Its fair to say that homebuilt Experimentals are getting more sophisticated, and some of them are getting quite a bit larger, too. Part of this growth is a move into the utility markets, both for individuals here in the states and for companies and governments in other parts of the world. Certification is not always a prerequisite for aircraft used abroad, so companies like Comp Air have been successful providing large, utility-oriented aircraft for builders here and for professional construction outside of the U.S.
Comp Airs latest entry into the personal/utility category is the Comp Air 9. The company’s previous turbine-powered high-wing designs were generally based on the Walter turbine of about 650 shaft horsepower, modified from piston-engine form, a tactic that sometimes works and sometimes doesn’t. After all, turbines are, pound for pound, much more powerful than piston engines. If you take a 500-pound piston engine off the front and replace it with a 300-pound turbine, you’ll need to make substantial changes to keep the aircrafts CG in a desirable location. Thats in part why the previous Comp Air turbines had that anteater look.
But the CA9 was designed from the start to use a turbine, and a big one at that. The Honeywell TPE331-10, previously known as a Garrett engine, makes 1000 shp at sea level. Its a big-boy powerplant-certified, well-known, extremely durable and blessed with an excellent support network. Drawings of the CA9 were shown at Oshkosh in 2006, but the actual article flew late last year.
Sure, Ill Go!
The message read: Would you consider going to Florida to fly a new airplane, the Comp Air CA9? It was January here in Georgia, the temperatures had been in the teens, my hangar bathroom was shut down to prevent freezing, and the 300-foot walk up the hill to the house, where the bathrooms still work, was getting rather tiring. I guess I could break loose for a day or two.
On January 19, Louise (my RV-4) and I arrived at Merritt Island Florida Airport, where the Comp Air offices are conveniently located just one deck above the FBO. So far this trip was going pretty well. There I met Ron Lueck, president and CEO of Comp Air, and Bill Fedorko, the COO and marketing manager. Lueck is also the designer, builder and chief test pilot for the Comp Air series of aircraft. His beeper gets a lot of action.
Not Your Typical Preflight Briefing
Lueck and I began the preflight briefing by going over the flight-test card. He was agreeable with all the testing I wanted to do until we got to stalls, when he mentioned the aircraft hadn’t yet been stalled. At this point it became apparent this was not going to be a typical KITPLANES flight evaluation.
Let me explain. Normally, we prefer to fly finished (or nearly finished) airplanes that have at least been through the Phase I flight-test portion. Sure, I had flown a number of prototypes, but only after the flight-test program had been completed and the final configuration determined. Its not usually fair to the aircraft design or designer to critique an early version; there are often myriad alterations en route from the original to the marketable design, as there should be. The last thing you want to hear as a kit buyer is that the for-sale product is exactly as it came off the drawing board. Intensive, careful, intelligent development is critical to any airplanes success, whether kit or certified.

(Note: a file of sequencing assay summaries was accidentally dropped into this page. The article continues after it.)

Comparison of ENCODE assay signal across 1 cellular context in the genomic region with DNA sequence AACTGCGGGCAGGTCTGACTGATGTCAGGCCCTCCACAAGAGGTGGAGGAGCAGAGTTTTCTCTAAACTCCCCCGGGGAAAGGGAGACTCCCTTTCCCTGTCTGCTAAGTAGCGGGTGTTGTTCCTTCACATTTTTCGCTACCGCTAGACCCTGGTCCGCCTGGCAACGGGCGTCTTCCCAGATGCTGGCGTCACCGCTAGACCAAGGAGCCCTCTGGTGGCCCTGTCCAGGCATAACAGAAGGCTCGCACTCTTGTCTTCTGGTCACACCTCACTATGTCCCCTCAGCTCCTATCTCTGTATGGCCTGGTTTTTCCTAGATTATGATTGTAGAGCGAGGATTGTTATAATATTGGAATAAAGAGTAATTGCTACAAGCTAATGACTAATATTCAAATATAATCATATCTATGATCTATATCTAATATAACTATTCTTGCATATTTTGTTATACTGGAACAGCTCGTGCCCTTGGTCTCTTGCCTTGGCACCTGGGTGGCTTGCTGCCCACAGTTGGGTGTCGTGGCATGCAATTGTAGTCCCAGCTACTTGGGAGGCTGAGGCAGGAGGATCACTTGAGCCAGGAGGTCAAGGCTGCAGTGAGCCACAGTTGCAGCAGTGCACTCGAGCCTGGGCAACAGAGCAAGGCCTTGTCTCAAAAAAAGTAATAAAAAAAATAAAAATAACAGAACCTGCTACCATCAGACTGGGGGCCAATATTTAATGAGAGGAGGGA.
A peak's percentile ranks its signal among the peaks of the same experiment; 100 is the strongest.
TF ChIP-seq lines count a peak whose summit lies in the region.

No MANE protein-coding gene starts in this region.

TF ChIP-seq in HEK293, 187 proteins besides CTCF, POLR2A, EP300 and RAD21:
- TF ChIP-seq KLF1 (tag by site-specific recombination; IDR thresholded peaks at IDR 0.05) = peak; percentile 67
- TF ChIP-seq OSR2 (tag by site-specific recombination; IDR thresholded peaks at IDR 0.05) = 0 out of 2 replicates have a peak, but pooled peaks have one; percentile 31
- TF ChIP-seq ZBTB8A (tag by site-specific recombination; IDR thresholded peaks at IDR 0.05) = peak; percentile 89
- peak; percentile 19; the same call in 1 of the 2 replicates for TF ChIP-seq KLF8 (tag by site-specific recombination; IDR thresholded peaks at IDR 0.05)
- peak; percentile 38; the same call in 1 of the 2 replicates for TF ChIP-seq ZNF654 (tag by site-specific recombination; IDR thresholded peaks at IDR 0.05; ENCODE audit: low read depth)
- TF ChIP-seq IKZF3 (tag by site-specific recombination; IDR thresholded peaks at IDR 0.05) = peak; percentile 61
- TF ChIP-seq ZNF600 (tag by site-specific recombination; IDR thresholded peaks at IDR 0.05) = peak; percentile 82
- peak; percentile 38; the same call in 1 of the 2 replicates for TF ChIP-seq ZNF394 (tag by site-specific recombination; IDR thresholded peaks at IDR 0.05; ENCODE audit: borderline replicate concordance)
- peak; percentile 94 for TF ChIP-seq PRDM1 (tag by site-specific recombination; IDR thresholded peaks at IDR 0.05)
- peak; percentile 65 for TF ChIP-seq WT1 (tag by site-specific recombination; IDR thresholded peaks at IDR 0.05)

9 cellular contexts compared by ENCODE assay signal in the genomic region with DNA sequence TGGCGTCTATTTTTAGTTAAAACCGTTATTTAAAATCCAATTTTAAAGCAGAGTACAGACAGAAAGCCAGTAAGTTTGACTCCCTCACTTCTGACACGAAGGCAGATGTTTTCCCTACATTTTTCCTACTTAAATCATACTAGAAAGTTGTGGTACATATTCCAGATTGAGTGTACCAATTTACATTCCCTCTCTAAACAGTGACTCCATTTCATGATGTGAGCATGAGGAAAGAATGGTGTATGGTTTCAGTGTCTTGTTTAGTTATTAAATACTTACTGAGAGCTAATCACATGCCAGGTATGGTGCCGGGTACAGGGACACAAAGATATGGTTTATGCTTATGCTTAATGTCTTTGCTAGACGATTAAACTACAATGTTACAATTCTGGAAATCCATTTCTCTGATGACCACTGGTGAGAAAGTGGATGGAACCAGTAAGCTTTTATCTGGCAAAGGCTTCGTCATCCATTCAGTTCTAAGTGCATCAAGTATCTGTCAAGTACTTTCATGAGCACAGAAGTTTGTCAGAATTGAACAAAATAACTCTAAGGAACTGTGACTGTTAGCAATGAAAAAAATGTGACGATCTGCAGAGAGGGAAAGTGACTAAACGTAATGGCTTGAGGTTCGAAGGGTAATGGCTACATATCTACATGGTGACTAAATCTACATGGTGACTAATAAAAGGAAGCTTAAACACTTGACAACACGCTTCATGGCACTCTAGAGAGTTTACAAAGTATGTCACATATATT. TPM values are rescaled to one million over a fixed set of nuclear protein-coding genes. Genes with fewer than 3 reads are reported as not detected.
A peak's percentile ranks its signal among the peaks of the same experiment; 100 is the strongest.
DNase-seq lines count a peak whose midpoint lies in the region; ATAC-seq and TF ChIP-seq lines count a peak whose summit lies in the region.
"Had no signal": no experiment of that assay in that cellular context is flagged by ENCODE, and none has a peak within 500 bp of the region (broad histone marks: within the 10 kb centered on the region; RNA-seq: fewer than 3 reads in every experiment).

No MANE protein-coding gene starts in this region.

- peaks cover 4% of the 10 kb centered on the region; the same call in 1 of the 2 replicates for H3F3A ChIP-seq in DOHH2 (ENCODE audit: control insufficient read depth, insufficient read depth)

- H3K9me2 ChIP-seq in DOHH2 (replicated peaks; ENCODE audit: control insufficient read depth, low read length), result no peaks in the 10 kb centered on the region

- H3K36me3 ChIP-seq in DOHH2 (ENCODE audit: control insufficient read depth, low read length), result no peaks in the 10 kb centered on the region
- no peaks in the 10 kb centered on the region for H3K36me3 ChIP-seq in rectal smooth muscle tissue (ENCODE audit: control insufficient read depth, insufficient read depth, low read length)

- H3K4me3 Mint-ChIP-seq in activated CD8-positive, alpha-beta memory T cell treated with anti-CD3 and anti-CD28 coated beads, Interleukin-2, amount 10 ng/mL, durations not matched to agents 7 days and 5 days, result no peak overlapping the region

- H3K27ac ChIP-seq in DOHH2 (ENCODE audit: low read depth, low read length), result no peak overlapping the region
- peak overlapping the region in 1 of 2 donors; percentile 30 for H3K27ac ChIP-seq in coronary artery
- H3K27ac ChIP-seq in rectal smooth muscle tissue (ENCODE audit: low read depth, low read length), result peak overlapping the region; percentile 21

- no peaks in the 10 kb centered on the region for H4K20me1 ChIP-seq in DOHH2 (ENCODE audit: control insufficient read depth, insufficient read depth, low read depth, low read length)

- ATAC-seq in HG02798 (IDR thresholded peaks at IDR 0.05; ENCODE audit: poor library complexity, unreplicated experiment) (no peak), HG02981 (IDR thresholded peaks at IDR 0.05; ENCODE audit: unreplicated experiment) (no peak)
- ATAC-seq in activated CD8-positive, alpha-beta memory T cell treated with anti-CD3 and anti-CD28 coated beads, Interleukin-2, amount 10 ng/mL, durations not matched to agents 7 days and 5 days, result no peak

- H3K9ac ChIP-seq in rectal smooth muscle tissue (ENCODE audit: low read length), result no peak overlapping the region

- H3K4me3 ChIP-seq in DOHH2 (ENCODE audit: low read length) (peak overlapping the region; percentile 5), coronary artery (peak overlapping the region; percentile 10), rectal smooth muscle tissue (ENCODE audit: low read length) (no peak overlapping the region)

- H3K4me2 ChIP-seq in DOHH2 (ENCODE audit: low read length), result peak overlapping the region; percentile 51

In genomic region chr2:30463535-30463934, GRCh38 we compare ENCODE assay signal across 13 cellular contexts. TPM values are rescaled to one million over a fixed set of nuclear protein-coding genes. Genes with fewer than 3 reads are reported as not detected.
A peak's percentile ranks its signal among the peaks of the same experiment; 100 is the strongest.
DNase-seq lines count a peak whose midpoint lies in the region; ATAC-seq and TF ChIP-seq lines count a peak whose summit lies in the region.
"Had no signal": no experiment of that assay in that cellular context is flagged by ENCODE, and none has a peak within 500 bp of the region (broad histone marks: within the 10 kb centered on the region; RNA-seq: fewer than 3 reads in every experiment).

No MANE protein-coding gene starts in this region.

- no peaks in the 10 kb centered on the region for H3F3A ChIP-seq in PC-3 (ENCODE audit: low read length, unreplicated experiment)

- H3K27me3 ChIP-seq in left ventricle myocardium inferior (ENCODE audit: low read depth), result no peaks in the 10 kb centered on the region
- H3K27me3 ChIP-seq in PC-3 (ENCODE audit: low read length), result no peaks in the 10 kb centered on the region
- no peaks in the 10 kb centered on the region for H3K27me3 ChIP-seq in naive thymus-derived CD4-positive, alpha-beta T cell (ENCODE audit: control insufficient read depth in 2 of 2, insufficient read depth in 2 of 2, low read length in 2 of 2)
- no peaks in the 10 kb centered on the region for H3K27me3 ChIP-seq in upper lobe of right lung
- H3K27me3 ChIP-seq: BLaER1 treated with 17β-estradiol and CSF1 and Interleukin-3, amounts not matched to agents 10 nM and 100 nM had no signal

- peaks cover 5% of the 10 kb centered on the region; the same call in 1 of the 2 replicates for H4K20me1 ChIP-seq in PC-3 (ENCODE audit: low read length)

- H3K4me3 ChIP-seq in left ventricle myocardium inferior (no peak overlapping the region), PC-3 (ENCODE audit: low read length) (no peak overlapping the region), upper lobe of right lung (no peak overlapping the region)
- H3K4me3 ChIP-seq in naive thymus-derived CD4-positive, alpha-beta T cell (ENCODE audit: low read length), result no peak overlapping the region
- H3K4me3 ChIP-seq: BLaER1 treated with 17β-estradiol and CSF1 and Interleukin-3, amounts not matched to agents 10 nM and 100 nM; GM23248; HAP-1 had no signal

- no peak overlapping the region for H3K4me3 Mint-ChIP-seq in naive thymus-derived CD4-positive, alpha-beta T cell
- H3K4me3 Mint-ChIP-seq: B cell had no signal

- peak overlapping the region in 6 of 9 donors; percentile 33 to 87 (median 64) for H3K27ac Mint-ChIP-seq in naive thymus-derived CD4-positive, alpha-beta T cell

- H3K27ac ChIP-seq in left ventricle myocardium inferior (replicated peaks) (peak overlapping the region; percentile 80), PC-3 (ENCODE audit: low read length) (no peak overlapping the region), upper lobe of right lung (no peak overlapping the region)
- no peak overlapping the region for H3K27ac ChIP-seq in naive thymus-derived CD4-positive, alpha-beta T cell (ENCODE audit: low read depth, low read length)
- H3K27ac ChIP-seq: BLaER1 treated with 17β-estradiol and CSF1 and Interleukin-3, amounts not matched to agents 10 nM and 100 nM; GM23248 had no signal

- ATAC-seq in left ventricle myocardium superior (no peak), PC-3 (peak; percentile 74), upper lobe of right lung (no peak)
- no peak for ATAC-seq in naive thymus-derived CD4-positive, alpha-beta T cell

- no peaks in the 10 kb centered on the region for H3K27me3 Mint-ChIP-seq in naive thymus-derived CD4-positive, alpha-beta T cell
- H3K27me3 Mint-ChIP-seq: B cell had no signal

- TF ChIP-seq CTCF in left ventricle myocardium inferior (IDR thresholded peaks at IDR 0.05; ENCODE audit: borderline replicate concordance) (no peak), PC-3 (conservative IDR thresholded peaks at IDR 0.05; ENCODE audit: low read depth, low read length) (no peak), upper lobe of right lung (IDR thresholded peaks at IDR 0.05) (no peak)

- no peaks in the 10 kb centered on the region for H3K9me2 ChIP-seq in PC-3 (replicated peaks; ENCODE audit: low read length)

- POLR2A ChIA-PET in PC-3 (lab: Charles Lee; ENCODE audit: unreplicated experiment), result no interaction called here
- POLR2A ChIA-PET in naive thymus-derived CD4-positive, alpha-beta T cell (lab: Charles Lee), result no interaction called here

But the CA9 was a different story. In this case the designer/president was willing to let us fly his airplane during the flight-test period, and before some major changes were incorporated. It was an offer I couldn’t refuse; after all, every curious test pilot wants to see early examples. But it forces a compromise of sorts: We don’t come out with a firm good/bad, buy/dont buy recommendation after this set of flights. There is simply too much left for Lueck and his staff to do before the airplane should be considered finished.
Theres more to the story. During the flight, Lueck told me I was the only other pilot, besides himself, to fly the CA9-another first in my KITPLANES flight evaluation experience.
OK, back to the flight testing. We continue going over the test card, now modified to delete stalls in any configuration. Lueck had flown the CA9 down to 70 KIAS, so we made that our minimum IAS for the flight and decided to conduct the slow flight section at 80 KIAS. It seemed like a reasonable risk, and Lueck is enthusiastic about the flight qualities hes seen so far.
The CA9 is big. As I walk up to my RV-4, Im looking down on all of it. With the CA9, Im looking up at everything but the wheels, and they’re big, too. The wingspan is 40 feet; the fuselage is 37 feet long and an impressive 13.5 feet tall. The CA9 weighs 3800 pounds empty, against a 7200-pound maximum gross weight. Lets put that in perspective: Comp Airs own CA10 maxes out at 6000 pounds gross, is 6 feet shorter and has slightly less wing (242 square feet versus the CA9s 250). A Cessna Caravan is 4.5 feet longer and slightly lighter empty, but has 400 fewer shaft horsepower. The CA9 towers over a Murphy Moose.
Inside, the CA9 has seats for two pilots and four passengers, plus a baggage compartment aft in the fuselage-obviously smaller than the Caravan, which can carry 10 to 14 individuals in high-density seating. The factory airplane is nicely decked out. It has a door on each side for the pilots, and a sturdy step door right side aft for passengers and cargo loading. The pilot doors each have retractable step ladders that are easily folded prior to closing the door. All doors have inflatable seals, as the CA9 is pressurized. My initial impression of this prototype is a well-finished aircraft showing excellent workmanship.